I'm always proud to stand up for Billy Joel. He feels like a relative, a guy from our anti-genre musician family who just chose to live more than us, sometimes in some crazy, silly ways. Sure, I fit the profile: I'm from NY/Long Island, I like the Yankees, I'm Jewish by genetic design, I grew up with a piano in the house.
But more important, I believe Joel's honest, eloquent songwriting will survive the naysayers because of what's under the hood. I can't change dated instrumentation, production, and interpretation (or, for that matter, the comical "Downeaster Alexa"; as "The Stranger" says, "everyone goes south, every now and then"). But strip the songs down, and a good 80% of the time, It's there. Substance.
(I'm sorry if it seems elitist, and I know that it takes all kinds and that taste is subjective, but I believe that if you can't hear why Joel's songs are for the most part excellent you need to learn more about, or at least rethink, the craft of songwriting. Call him annoying, call him cheesy. It won't change the material.)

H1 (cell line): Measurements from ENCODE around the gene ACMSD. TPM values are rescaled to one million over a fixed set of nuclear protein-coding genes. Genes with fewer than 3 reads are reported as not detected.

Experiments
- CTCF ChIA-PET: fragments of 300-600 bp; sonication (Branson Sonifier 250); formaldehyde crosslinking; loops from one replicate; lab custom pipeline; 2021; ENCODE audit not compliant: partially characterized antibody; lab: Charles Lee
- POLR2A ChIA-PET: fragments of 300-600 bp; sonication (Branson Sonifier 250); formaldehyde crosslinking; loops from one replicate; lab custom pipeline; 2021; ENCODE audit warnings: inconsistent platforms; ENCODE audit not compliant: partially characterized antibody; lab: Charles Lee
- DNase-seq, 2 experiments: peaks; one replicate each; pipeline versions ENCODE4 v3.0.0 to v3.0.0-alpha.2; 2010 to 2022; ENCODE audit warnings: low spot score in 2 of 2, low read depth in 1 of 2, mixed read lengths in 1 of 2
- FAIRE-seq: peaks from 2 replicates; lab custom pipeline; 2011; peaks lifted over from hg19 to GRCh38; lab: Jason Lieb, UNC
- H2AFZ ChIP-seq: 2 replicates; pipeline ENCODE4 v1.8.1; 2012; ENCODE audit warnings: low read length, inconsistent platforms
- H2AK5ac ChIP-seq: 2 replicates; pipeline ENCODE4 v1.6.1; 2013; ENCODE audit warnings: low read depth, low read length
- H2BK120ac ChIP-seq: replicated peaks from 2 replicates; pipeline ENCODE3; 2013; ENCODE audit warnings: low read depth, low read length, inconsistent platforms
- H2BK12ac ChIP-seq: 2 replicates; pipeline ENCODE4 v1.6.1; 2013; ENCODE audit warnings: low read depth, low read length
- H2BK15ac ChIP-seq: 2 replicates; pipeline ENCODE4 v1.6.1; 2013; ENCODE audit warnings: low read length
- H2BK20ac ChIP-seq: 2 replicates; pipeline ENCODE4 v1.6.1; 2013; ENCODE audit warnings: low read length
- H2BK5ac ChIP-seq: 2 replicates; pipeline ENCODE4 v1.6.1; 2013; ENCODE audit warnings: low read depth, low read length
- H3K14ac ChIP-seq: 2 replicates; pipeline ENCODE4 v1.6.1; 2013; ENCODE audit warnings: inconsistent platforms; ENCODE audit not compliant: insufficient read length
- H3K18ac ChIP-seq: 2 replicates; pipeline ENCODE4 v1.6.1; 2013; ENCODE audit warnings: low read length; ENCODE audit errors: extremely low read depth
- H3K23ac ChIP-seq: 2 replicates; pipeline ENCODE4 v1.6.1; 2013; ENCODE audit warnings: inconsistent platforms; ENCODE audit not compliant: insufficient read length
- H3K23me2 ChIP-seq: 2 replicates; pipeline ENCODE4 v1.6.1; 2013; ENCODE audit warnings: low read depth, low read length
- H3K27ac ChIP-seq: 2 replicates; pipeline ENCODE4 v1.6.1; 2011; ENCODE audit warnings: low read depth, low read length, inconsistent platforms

Of course, Billy Joel never would have happened without The Beatles, Dylan, and Ray Charles, among others; he's an interpreter, and a sponge. But that's what a performing and composing musician is, and he'll be remembered on more days than his birthday (today, May 9) for outstanding contributions to the American songbook and concert life. (And now there's news that he may tour again.)
Here (above) is an interesting find on the still-free YouTube: outtakes posted from "Songs in the Attic." This will appeal to you, especially if you know and appreciate the Nassau Coliseum live show that made the final version of this album. "Nowadays, You Can't Be Too Sentimental." Or sincere.
+ Hear Billy Joel make fun of himself and talk to Alec Baldwin on WNYC
+ Check out Billy Joel's Columbia Records Photo Archive